Want to know about Valorant ranks and how the ranking system works? Like all competitive FPS games, Riot’s Valorant has an ascending ladder of titles to sort the player base by ability. Whether you’re starting out as a lowly Iron or maintaining your dominance as a mighty Immortal, if you play Valorant competitively your life is governed by the ranking system.
Valorant has a couple of different ways it measures ranking progress and the overall rating of players against each other. Each player has an overall Valorant rank, but there’s also a dedicated ‘Act rank’ for each act. On top of that, there’s also a concept called ‘rank rating’, which is connected to MMR. Here is everything you need to know about Valorant ranks, the current rank distribution, and competitive play.
All Valorant ranks in order
Here is a complete list of Valorant ranks:
- Iron 1
- Iron 2
- Iron 3
- Bronze 1
- Bronze 2
- Bronze 3
- Silver 1
- Silver 2
- Silver 3
- Gold 1
- Gold 2
- Gold 3
- Platinum 1
- Platinum 2
- Platinum 3
- Diamond 1
- Diamond 2
- Diamond 3
- Ascendant 1
- Ascendant 2
- Ascendant 3
- Immortal 1
- Immortal 2
- Immortal 3
Valorant Act rank
While your rank is an overall (and accurate) reflection of your skills and abilities, you also earn a separate Act rank as you play through each individual act. Your Act rank is officially the highest ranked win, which Riot likes to call your “proven skill”.
There’s a hollow triangular badge you fill in during the course of an act, with miniature coloured triangles being slotted in as you play. Regardless of how many different rank colours the badge gets filled up by, only the top most triangle – your highest ranked win – will define your Act rank.
This is also what governs the reward you’ll receive at the end of the Act – even if you’ve spent the majority of your time in Gold, if you have a win in Diamond 1, you’ll receive the Diamond rewards. Your Act rank resets between ranks, but your previous MMR is taken into account as you play your placement matches for subsequent acts.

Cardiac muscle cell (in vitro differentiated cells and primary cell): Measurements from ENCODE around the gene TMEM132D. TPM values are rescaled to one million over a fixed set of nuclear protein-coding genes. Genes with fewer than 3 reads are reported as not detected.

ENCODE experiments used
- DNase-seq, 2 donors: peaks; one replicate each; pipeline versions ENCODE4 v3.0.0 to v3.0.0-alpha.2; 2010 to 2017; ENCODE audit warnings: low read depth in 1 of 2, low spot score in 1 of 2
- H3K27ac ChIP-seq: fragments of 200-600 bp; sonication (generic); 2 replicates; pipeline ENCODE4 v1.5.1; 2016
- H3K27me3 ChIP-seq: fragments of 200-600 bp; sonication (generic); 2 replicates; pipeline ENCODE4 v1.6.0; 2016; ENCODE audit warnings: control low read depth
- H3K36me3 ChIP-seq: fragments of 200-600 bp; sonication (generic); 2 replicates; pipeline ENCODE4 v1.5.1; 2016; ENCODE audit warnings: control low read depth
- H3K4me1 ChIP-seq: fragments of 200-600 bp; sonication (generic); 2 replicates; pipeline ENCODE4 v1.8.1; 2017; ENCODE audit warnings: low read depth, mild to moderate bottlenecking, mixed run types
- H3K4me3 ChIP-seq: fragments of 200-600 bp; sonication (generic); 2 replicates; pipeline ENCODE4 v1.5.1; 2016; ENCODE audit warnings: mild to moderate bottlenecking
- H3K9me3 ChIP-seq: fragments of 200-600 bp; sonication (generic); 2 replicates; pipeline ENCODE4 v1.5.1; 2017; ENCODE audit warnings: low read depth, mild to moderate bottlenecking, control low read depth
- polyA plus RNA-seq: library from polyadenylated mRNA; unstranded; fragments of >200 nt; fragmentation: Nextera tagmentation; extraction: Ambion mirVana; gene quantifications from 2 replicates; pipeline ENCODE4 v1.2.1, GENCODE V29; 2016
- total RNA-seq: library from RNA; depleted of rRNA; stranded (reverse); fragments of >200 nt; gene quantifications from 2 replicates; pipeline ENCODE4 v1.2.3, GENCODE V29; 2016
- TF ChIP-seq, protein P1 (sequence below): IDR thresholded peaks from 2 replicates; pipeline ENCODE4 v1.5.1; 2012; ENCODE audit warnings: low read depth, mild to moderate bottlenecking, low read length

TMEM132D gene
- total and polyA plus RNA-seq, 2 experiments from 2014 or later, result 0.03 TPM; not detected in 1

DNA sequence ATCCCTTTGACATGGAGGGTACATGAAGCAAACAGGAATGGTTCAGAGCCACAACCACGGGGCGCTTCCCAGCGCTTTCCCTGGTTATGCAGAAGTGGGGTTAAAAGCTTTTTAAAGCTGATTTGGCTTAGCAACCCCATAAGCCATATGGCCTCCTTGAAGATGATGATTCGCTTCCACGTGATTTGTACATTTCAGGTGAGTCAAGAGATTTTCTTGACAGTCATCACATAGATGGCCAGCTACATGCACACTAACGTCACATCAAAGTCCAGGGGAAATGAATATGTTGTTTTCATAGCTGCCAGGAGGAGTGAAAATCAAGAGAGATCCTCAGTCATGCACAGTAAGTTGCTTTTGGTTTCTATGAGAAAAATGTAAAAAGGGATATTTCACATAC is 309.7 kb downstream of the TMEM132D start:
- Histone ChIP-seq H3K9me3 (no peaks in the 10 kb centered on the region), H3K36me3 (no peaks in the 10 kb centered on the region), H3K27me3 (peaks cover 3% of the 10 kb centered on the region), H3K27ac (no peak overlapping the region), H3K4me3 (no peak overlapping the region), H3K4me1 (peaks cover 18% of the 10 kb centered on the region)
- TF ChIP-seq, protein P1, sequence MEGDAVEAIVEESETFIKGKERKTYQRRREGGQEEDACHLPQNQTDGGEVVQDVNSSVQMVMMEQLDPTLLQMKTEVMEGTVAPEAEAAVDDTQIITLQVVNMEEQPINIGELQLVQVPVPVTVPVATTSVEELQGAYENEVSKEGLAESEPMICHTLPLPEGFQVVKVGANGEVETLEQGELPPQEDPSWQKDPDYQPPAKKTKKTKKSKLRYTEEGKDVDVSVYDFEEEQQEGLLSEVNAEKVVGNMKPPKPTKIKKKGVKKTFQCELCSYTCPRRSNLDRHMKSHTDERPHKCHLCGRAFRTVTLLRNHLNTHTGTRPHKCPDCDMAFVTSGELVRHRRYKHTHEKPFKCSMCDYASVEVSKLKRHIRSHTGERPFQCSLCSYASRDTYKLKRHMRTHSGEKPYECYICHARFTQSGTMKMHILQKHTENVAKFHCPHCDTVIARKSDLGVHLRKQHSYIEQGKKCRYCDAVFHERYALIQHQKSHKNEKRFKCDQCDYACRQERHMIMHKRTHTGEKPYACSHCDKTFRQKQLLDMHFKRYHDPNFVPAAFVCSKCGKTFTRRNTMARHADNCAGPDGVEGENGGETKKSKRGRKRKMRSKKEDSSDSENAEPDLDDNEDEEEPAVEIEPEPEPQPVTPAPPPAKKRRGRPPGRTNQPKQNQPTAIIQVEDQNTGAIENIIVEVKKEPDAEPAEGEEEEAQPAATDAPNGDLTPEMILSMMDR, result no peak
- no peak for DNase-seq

Valorant rank distribution in Episode 5 Act 1
Rank distribution is important in any competitive shooter, and Valorant is no exception. Riot itself has shared information on this as far back as Episode 3 Act 1, where the studio said it was concerned there were too many people in the lower ranks and not enough making it through to the higher tiers. Fast forward to today, and the picture looks a lot better, although generally stats from esportstales.com suggests that nearly 50% of the player population is in bronze and silver.
Here is the Valorant rank distribution as of July 2022:
- Iron: 6.6%
- Bronze: 20.9%
- Silver: 26.3%
- Gold: 20.2%
- Platinum: 14.4%
- Diamond: 8.1%
- Ascendant: 2.8%
- Immortal: 0.5%
- Radiant: 0.02%
Valorant rank placements and restrictions
Since Episode 4 Act 1, in order to earn ranks in Valorant’s competitive mode you need to have an account level of at least 20. Once you’ve hit that threshold, you can engage in ranked play. At the start of every episode, you need to play five placement matches, but for every Act 2 and 3 within an episode, you only need to play one placement match – your rank resets at the start of every Act.
Valorant is a game that tries to promote competitive play between teams, although Riot has also tried to be generous with allowing friends to play with each other, even if there is a rank disparity. When it comes to playing with friends, there are some rules to keep in mind:
- Groups of four are not allowed, to prevent solo players from getting picked on.
- Groups of two or three have to stay within the rank disparity requirements.
- Groups of five have no restrictions, although depending on what ranks a five-stack has, will affect your rank rating gains and losses.
In terms of rank disparity, there are only restrictions for groups of two or three players. If the lowest person in the team is Iron or Bronze, then the highest can be no higher than Silver (any tier). If the lowest is Silver, then the highest can be no higher than Gold (any tier). If Gold is lowest, then Platinum is highest – again, any tier.
If the lowest rank in the team is Platinum, Ascendant, Immortal, or Radiant, then the highest player can be no more than one level higher – so if the lowest is Platinum 2, then highest can only be Diamond 2. Five-stack parties ignore disparity restrictions, although depending on how big the disparity might be, there may be significant rank rating penalties. You can go to the official Valorant competitive FAQ for more details on this.
That’s everything you need to know about Valorant ranks. For more Valorant guides, check out our Valorant tier list for the best characters, our Valorant crosshair codes guide to kit out your sites like your favourite pro, and then our guide to the Valorant Night Market for those discounted skins.